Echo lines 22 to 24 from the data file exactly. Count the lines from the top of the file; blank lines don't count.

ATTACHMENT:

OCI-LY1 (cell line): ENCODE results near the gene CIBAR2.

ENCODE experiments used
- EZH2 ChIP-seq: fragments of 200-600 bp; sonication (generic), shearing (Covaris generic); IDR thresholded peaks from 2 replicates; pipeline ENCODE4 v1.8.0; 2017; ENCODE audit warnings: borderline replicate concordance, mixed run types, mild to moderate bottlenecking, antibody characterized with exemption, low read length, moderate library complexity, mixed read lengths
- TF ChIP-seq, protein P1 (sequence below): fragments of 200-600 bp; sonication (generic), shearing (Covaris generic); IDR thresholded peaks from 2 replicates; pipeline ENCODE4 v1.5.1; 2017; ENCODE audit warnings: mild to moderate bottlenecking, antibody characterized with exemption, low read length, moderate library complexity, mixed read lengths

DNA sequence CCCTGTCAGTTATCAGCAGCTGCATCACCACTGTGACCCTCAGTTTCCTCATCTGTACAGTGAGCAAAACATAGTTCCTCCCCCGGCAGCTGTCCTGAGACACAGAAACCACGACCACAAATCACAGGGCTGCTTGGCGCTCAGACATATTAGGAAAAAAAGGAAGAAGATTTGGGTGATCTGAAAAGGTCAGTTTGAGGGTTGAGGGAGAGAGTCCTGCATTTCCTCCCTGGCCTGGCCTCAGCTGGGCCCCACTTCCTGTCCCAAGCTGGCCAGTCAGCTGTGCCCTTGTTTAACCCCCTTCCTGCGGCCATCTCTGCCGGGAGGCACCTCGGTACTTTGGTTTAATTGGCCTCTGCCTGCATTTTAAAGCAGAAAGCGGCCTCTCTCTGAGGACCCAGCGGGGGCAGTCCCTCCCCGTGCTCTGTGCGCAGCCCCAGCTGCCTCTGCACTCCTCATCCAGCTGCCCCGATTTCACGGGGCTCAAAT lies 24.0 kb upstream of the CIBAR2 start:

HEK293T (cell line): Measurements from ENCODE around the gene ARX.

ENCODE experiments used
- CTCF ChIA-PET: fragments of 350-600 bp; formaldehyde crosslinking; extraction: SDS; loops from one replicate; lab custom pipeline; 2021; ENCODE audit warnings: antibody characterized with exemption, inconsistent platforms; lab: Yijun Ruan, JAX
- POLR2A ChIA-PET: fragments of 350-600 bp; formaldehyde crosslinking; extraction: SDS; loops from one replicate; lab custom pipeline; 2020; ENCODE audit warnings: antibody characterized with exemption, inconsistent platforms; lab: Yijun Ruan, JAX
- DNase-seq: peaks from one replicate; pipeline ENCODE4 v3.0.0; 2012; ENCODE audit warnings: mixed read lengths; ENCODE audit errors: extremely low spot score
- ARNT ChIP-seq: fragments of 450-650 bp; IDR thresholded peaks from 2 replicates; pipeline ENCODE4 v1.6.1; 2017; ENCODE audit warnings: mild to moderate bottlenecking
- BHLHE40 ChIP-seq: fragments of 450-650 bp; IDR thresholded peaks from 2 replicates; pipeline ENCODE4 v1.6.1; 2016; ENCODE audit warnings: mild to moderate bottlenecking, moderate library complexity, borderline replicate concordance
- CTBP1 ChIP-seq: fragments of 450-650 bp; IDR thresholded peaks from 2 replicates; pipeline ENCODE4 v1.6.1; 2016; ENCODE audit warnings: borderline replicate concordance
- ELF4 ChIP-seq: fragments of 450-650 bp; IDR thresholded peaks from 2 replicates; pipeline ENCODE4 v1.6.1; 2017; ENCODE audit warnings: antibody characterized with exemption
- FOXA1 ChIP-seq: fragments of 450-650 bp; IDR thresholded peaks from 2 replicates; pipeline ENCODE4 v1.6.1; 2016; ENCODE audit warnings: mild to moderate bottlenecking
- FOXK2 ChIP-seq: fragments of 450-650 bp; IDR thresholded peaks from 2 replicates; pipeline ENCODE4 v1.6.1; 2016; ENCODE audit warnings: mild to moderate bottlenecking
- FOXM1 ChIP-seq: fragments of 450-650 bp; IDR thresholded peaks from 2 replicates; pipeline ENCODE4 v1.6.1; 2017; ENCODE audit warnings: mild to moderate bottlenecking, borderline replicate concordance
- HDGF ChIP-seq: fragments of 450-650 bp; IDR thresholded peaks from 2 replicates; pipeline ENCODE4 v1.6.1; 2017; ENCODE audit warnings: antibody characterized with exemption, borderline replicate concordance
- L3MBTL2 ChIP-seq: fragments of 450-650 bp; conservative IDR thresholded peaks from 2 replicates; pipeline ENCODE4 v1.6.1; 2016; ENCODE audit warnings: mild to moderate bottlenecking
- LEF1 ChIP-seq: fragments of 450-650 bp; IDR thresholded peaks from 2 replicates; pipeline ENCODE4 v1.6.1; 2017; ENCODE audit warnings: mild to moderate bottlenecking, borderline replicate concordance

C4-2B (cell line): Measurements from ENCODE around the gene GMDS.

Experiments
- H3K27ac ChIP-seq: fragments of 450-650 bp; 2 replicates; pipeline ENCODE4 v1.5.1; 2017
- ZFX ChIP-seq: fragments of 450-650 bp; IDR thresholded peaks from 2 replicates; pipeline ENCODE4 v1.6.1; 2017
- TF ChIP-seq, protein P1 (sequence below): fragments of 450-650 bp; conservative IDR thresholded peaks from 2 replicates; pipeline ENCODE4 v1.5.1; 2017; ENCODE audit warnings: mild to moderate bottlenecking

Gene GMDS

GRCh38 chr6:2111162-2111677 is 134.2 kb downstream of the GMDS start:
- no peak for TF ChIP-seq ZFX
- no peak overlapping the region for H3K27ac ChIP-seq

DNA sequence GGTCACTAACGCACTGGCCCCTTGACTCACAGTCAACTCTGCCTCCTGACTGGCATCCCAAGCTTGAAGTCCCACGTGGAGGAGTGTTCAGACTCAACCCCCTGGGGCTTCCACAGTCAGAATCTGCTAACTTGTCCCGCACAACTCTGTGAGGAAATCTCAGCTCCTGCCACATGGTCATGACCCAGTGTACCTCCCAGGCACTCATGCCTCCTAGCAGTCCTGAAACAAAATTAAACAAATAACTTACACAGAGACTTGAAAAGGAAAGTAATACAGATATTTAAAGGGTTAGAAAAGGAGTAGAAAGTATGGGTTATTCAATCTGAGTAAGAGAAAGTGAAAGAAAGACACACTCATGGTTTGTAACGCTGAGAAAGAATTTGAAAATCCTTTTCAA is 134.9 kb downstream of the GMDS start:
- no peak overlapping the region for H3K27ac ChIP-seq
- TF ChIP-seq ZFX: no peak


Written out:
Experiments
- H3K27ac ChIP-seq: fragments of 450-650 bp; 2 replicates; pipeline ENCODE4 v1.5.1; 2017
- ZFX ChIP-seq: fragments of 450-650 bp; IDR thresholded peaks from 2 replicates; pipeline ENCODE4 v1.6.1; 2017